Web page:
To enable some of SGListAnimator’s features like support for moves, you need to work with a SGListAnimator object, keeping your backing data in the animator’s currentSections property. This allows the animator to separate transitions into multiple sub-transitions when necessary under the hood. You’ll make a simple SGListSection object for each of your section; it holds the title and items array together in one handy object.

Here’s a more complete example, with all 3 types of moves turned on:

#import "SGListAnimator.h"
#import "SGListSection.h"

...

@property (nonatomic) SGListAnimator *animator;

- (void)viewDidLoad {
  [super viewDidLoad];

  ...

  self.animator = [SGListAnimator new];
  self.animator.tableView = self.tableView;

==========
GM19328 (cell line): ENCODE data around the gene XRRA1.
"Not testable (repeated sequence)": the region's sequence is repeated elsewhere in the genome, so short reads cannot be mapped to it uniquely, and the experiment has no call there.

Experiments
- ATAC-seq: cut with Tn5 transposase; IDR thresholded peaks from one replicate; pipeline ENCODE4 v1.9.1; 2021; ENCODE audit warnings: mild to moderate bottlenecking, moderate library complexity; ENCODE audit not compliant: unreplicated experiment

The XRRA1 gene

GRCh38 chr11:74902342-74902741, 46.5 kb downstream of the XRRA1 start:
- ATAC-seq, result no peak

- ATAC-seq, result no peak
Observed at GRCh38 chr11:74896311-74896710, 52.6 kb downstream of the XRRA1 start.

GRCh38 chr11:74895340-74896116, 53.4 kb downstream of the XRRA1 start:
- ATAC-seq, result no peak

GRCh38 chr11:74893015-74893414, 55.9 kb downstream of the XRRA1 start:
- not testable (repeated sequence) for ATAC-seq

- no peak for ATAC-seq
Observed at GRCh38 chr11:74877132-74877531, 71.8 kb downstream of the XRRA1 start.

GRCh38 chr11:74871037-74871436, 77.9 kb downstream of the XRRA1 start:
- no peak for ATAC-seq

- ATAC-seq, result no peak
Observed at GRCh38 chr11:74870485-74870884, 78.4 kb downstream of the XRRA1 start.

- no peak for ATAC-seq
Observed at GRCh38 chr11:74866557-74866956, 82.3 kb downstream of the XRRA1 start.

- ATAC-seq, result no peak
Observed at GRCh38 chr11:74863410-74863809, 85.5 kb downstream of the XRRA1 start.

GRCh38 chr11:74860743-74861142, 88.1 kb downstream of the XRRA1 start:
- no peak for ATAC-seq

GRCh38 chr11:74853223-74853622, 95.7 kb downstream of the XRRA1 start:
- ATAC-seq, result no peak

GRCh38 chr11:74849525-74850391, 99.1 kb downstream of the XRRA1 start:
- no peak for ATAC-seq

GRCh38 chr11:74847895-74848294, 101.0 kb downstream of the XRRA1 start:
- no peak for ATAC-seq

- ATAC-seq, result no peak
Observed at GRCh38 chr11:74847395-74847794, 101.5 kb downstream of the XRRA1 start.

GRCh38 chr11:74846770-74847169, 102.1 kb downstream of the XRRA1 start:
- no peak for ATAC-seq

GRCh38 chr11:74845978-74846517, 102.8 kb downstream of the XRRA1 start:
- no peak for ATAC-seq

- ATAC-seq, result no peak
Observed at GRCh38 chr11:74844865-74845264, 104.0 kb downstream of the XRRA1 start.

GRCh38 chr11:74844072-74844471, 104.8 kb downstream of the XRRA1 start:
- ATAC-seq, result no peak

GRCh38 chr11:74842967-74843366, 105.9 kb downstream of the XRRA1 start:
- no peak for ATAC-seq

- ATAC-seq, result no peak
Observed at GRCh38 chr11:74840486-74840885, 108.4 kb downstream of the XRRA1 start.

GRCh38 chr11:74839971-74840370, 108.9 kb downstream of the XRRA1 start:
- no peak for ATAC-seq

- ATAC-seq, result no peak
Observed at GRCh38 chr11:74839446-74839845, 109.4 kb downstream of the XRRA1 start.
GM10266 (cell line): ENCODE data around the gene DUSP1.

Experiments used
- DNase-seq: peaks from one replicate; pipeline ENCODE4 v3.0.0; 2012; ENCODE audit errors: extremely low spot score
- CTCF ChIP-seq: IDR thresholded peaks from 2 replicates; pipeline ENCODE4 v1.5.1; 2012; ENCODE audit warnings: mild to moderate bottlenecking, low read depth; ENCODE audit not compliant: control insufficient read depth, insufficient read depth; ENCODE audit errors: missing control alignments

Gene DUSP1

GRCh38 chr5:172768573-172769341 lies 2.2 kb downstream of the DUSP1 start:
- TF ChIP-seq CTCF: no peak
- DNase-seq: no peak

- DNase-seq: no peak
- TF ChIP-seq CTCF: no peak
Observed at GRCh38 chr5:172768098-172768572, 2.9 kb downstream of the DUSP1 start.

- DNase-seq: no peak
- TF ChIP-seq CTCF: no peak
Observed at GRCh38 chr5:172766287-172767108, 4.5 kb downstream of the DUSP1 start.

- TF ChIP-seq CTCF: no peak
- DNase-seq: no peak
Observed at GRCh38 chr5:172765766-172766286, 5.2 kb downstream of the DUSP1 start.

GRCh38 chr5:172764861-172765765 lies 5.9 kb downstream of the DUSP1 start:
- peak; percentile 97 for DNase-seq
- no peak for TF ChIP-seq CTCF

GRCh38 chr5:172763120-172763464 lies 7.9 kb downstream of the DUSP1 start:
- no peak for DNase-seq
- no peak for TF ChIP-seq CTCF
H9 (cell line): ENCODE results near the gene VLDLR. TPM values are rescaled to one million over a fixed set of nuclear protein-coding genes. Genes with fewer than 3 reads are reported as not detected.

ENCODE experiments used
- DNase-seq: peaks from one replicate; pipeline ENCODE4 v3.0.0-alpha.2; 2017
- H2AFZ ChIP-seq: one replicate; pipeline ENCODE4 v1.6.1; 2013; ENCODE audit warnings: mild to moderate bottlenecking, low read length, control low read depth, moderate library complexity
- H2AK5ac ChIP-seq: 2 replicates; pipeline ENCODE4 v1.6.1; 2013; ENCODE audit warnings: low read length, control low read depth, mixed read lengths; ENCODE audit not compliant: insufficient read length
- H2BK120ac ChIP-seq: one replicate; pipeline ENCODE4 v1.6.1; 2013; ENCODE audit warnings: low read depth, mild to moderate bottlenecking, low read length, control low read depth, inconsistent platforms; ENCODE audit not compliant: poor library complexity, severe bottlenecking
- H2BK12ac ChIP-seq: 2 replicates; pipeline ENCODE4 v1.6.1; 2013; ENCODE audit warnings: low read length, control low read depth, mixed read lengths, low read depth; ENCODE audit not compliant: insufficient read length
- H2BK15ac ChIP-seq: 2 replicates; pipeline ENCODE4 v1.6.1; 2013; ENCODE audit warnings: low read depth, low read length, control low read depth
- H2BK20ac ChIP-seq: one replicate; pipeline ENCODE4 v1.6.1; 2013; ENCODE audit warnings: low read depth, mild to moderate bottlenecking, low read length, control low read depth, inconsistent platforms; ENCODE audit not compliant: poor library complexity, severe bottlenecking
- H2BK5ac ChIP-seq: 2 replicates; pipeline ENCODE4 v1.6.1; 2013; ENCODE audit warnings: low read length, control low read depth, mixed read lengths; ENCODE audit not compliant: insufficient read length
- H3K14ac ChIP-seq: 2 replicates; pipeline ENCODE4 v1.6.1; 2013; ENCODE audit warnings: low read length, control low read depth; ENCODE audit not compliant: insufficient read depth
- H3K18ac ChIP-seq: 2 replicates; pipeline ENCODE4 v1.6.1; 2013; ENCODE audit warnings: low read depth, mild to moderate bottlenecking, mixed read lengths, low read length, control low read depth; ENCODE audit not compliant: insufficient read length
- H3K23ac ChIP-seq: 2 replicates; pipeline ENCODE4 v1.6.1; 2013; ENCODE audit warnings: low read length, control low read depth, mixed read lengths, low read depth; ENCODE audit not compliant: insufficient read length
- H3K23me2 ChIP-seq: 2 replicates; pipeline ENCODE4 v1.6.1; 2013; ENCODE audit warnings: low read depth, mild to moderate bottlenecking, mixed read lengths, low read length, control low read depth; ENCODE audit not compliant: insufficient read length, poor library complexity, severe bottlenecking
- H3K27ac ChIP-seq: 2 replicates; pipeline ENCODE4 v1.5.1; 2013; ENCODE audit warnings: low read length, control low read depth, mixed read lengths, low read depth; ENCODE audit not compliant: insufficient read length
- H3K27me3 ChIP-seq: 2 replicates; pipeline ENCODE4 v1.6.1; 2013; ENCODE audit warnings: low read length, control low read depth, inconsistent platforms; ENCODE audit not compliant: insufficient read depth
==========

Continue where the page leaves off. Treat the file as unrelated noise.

self.animator.doSectionMoves = YES;
  self.animator.doIntraSectionMoves = YES;
  self.animator.doInterSectionMoves = YES;
}

- (void)updateTableView {
    // Figure out what your new content is, creating each SGListSection
    // object with code like this:
    ...
    SGListSection *section = [SGListSection sectionWithTitle:... items:...];
    [newSections addObject:section];
    ...

    [self.animator transitionTableViewToSections:newSections];
}

// Use self.animator.currentSections in the data source methods, like:

- (NSInteger)tableView:(UITableView *)tableView numberOfRowsInSection:(NSInteger)section {
  return self.animator.currentSections[section].items.count;
}

...

Features

  • Handles section deletes, inserts, and moves. Handles row/item deletes, inserts, moves within a section, and moves from one section to another.
  • Supports UITableView and UICollectionView both.
  • Lets you opt-in to support for the three types of moves. Moves require more involved computations that may be more expensive, depending on the size of your lists and how much they are changing. Many applications don’t require all the types of moves.